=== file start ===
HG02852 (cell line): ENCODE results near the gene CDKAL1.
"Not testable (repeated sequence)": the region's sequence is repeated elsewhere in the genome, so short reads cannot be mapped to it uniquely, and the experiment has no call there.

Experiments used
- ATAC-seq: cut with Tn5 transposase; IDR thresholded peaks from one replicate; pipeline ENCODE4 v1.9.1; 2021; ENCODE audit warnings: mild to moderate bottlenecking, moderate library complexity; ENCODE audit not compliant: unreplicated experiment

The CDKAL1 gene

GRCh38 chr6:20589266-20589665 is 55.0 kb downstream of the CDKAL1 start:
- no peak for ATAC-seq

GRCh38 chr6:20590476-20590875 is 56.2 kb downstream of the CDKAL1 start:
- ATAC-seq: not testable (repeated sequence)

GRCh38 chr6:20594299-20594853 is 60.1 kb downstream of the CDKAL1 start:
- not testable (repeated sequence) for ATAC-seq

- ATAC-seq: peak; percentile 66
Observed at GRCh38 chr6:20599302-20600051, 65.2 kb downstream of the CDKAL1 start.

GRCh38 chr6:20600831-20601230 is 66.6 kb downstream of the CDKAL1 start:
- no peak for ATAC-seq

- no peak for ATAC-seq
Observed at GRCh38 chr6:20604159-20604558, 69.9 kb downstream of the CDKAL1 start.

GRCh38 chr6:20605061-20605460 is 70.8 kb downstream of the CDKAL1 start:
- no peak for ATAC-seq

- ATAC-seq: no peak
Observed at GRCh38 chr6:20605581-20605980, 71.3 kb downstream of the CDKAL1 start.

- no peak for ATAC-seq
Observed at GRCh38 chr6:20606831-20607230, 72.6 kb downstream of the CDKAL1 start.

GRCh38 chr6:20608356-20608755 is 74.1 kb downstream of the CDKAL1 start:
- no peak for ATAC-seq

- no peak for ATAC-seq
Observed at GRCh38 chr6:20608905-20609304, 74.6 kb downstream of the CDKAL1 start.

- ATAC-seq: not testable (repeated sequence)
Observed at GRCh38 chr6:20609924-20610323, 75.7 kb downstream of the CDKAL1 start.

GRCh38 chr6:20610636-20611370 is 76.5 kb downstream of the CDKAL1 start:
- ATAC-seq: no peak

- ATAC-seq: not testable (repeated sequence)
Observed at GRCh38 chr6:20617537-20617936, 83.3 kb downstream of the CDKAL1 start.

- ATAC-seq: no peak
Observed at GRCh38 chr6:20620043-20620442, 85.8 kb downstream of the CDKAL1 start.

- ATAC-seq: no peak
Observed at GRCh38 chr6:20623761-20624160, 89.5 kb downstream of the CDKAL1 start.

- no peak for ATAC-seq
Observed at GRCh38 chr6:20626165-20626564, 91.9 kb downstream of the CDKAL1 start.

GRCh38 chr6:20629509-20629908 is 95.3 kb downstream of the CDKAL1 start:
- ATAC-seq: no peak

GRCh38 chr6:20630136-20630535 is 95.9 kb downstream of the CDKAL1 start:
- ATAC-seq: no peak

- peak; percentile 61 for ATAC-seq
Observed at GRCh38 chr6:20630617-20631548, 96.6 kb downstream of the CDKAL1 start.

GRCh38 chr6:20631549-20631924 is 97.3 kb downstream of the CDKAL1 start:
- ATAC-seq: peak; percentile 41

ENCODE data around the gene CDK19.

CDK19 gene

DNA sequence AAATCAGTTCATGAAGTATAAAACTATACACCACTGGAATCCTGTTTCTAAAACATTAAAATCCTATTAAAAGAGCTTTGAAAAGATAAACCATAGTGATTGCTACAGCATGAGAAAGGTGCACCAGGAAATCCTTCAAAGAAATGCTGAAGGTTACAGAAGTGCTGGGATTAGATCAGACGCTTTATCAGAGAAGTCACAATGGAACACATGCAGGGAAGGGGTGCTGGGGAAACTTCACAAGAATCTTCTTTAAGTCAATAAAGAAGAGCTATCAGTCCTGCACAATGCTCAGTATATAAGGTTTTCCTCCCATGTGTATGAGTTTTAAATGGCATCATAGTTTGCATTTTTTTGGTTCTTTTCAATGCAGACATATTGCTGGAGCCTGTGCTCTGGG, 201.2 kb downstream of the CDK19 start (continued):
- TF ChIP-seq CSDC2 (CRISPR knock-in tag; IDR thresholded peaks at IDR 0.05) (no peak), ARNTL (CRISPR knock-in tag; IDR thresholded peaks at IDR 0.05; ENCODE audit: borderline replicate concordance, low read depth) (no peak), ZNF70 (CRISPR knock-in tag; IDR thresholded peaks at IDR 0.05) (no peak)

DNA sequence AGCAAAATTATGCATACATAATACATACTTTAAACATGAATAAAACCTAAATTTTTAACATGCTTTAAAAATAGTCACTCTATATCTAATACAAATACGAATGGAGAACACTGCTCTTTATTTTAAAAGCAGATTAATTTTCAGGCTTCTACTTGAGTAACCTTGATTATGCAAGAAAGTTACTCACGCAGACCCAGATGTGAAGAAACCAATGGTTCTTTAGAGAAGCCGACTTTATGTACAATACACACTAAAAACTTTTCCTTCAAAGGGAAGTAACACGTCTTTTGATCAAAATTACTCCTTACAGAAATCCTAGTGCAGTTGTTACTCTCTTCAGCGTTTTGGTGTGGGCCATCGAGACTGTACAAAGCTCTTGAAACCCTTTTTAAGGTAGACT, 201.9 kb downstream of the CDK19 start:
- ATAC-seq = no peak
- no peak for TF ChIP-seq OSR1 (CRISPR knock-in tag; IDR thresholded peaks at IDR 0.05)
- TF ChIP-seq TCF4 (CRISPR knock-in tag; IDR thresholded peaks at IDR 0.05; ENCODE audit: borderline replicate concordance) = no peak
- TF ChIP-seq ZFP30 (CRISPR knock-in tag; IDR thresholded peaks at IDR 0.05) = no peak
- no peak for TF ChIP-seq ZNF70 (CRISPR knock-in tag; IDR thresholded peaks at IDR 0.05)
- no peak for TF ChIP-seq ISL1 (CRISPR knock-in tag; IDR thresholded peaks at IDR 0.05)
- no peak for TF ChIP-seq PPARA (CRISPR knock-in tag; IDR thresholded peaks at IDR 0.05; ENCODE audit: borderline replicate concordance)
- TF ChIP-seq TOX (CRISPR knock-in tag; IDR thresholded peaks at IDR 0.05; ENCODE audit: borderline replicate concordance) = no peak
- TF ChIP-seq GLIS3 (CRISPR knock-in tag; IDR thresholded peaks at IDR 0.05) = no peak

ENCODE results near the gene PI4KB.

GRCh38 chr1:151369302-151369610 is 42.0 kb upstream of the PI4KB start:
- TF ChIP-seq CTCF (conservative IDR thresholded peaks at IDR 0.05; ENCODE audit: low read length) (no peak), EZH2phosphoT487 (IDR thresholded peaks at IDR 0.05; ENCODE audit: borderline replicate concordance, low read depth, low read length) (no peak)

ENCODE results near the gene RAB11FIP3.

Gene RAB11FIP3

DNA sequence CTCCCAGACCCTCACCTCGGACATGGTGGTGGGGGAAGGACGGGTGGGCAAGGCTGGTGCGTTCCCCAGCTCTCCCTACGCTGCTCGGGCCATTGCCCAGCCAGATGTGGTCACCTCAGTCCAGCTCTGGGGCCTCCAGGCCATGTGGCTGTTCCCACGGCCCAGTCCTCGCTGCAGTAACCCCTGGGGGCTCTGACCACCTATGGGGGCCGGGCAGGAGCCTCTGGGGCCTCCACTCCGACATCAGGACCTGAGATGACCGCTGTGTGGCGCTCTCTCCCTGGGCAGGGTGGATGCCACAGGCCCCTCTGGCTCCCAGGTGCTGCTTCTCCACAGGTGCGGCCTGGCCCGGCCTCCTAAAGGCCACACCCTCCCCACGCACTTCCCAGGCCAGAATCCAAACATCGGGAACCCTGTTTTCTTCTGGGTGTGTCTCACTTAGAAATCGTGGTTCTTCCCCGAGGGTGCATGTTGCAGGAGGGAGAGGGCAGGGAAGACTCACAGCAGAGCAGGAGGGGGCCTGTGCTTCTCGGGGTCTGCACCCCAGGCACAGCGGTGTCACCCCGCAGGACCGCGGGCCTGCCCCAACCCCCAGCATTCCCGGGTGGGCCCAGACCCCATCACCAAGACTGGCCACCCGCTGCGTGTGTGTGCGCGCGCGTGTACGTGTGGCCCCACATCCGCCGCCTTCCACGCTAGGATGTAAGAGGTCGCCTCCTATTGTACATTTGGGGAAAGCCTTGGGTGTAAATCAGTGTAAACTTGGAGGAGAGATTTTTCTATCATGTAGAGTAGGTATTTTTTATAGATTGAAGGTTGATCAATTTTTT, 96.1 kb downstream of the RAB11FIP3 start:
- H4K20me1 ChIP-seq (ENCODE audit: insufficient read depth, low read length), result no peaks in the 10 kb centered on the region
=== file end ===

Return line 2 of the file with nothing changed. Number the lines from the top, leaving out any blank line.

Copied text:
"Not testable (repeated sequence)": the region's sequence is repeated elsewhere in the genome, so short reads cannot be mapped to it uniquely, and the experiment has no call there.